"B" people are those who, for many years, have not been the main people doing the work they bring in. In other words, those hiring them know they are hiring an expert with a competent team.
The "a" people are those who don't team-sell or team-serve, they are the practitioners who have primarily been the do-ers. Because they haven't built a team of people under them who perform work at a high-quality level and whom they can trust, they are selling only themselves.
While getting first-hand partner involvement may have appeal to buyers when the professional had many years in practice before him, it poses a large negative when the professional is in the final decade or so of his/her career. Who wants to hire someone who will be retiring soon and has no one around them to take over?
The "a" people become frustrated, bored, and have low billable hours and low origination. It's not a pleasant situation for them and it's a real let-down of a way to end a productive career.
The more profitable and culturally upbeat of firms I've seen have
two three main things going for them:
- Partners and managers perform work oversight (as opposed to detail work). Partners spend a lot of time deepening relationships with customers and referral sources. Managers spend a lot of time teaching those below them, reviewing their work, and providing constructive feedback.
- Young people stick around and are motivated. They aren't bored and don't feel chronically under-appreciated like their peers in other firms.
- They are happier
This creates TWO great results that could be described as the chicken/egg syndrome:
One is that, because the young people stick around and do better and better work as time goes on, the delegators feel confident that their training isn't for naught. The second is that, because the delegators empower them to do interesting and meaningful work, the young people stick around.
Today, David posted "Keeping the Kids" in which he recommends the following needs of young folks and strategies for inspiring them to stick around:
What a young person needs (in addition to a good paycheck) - in fact what he or she MUST have - is the opportunity to work on stretching, challenging interesting things - the chance to build skills.
Without this, they can not develop themselves and have a career - they will be stuck in low added-value jobs. For someone who has not yet "made it", learning and growing is not a "nice-to-have" - it's critical.
If they are not learning new things, they HAVE to move on in order to have a career and get somewhere with their work lives.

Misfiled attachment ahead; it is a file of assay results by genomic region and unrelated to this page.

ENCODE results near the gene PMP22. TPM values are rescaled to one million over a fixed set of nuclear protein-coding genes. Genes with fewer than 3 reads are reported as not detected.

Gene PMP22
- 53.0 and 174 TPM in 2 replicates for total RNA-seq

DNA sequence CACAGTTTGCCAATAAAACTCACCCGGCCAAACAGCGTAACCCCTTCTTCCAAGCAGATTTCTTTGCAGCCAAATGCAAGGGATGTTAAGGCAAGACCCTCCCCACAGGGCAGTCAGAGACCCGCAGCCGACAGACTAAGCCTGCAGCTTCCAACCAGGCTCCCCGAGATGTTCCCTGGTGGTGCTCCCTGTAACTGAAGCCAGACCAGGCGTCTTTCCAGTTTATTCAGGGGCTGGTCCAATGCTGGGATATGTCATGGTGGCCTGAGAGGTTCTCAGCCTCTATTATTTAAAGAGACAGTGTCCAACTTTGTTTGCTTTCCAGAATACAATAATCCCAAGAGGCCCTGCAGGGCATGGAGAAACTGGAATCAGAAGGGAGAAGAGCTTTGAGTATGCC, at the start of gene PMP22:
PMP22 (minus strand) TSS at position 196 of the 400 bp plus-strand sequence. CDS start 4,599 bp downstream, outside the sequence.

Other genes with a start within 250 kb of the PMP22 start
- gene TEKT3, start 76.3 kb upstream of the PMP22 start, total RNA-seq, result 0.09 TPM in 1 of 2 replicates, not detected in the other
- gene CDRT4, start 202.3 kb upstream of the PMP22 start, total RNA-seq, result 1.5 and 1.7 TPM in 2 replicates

So, there's a very simple secret to solve the twin dilemma of how to both hold on to mobile young people AND to justify their ever-escalating salaries. It is this - make sure that they are put to their highest and best use.
To do this requires that the organization has no "under-delegation" - work currently being done by a more senior person that could be done by the more junior person. It means that companies must outperform their competitors in establishing procedures, processes, templates, forms, databanks, knowledge systems and a multitude of other tools to ensure that the (expensive) junior talent can be economically justified by producing ever-increasing high-value output.
I think David hits the nail on the head with this. Be sure to read the rest of his post, as well. It is quite good.
To summarize my thoughts above, I'll recommend some first steps to address under-delegation. The firm has to work on getting better at these things:
- Accepting that people will make mistakes. People MUST make some mistakes in order to learn. Heck, you probably even made a couple when you were learning all that you now know.
- Accepting that time spent teaching (and learning from mistakes) is not a "waste" of time nor is it something that should be held against teachers or learners. It is a critical investment.
- Trusting others and believing in their ability to perform in the long run (see #1)
- Identifying what needs to be taught and creating processes to teach it
- Showing people what resources are available to them to locate information and troubleshoot
- Allowing open conversations in which juniors can ask for help or direction without being made to feel "dumb"
Realize that, for every firm that says "it's a people problem--we don't have the right people with the right skills," there is a firm that has a fundamental management problem that created the situation with the "wrong people with the wrong skills."
Delegation, if done with training and understanding, is a cure for this.